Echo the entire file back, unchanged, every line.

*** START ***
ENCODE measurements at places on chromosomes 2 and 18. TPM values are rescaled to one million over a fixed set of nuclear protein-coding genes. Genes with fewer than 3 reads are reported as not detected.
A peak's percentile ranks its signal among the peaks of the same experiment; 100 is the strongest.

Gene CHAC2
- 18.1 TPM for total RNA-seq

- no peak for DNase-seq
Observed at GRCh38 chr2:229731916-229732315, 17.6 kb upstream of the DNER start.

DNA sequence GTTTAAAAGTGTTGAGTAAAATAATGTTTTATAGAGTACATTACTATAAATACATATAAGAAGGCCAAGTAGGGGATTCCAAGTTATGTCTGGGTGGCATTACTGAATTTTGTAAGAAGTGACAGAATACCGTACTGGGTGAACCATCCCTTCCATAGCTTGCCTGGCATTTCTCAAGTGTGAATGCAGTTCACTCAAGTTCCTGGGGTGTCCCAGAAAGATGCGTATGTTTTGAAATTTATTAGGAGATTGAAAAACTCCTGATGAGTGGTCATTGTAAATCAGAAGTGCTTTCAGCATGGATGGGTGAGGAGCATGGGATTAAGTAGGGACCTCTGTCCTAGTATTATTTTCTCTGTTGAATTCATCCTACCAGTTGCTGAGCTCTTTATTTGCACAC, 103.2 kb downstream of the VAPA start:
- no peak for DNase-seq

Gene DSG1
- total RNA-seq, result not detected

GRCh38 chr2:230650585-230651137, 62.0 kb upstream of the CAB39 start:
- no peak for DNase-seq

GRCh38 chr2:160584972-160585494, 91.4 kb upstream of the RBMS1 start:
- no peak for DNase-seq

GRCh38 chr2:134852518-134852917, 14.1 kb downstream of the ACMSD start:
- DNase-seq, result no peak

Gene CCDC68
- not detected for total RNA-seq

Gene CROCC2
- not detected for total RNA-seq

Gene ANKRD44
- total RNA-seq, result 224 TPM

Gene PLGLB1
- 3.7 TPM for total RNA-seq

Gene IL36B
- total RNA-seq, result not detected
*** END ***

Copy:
ENCODE measurements at places on chromosomes 2 and 18. TPM values are rescaled to one million over a fixed set of nuclear protein-coding genes. Genes with fewer than 3 reads are reported as not detected.
A peak's percentile ranks its signal among the peaks of the same experiment; 100 is the strongest.

Gene CHAC2
- 18.1 TPM for total RNA-seq

- no peak for DNase-seq
Observed at GRCh38 chr2:229731916-229732315, 17.6 kb upstream of the DNER start.

DNA sequence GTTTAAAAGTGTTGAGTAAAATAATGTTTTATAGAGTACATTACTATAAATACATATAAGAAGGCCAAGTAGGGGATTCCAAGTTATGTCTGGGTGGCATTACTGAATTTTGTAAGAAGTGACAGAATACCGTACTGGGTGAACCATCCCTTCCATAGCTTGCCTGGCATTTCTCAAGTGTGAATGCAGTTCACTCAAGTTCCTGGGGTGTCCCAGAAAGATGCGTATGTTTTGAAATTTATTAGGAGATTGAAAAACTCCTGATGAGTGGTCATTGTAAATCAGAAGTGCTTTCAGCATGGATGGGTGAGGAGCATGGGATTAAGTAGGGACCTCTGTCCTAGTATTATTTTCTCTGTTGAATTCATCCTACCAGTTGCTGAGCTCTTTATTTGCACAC, 103.2 kb downstream of the VAPA start:
- no peak for DNase-seq

Gene DSG1
- total RNA-seq, result not detected

GRCh38 chr2:230650585-230651137, 62.0 kb upstream of the CAB39 start:
- no peak for DNase-seq

GRCh38 chr2:160584972-160585494, 91.4 kb upstream of the RBMS1 start:
- no peak for DNase-seq

GRCh38 chr2:134852518-134852917, 14.1 kb downstream of the ACMSD start:
- DNase-seq, result no peak

Gene CCDC68
- not detected for total RNA-seq

Gene CROCC2
- not detected for total RNA-seq

Gene ANKRD44
- total RNA-seq, result 224 TPM

Gene PLGLB1
- 3.7 TPM for total RNA-seq

Gene IL36B
- total RNA-seq, result not detected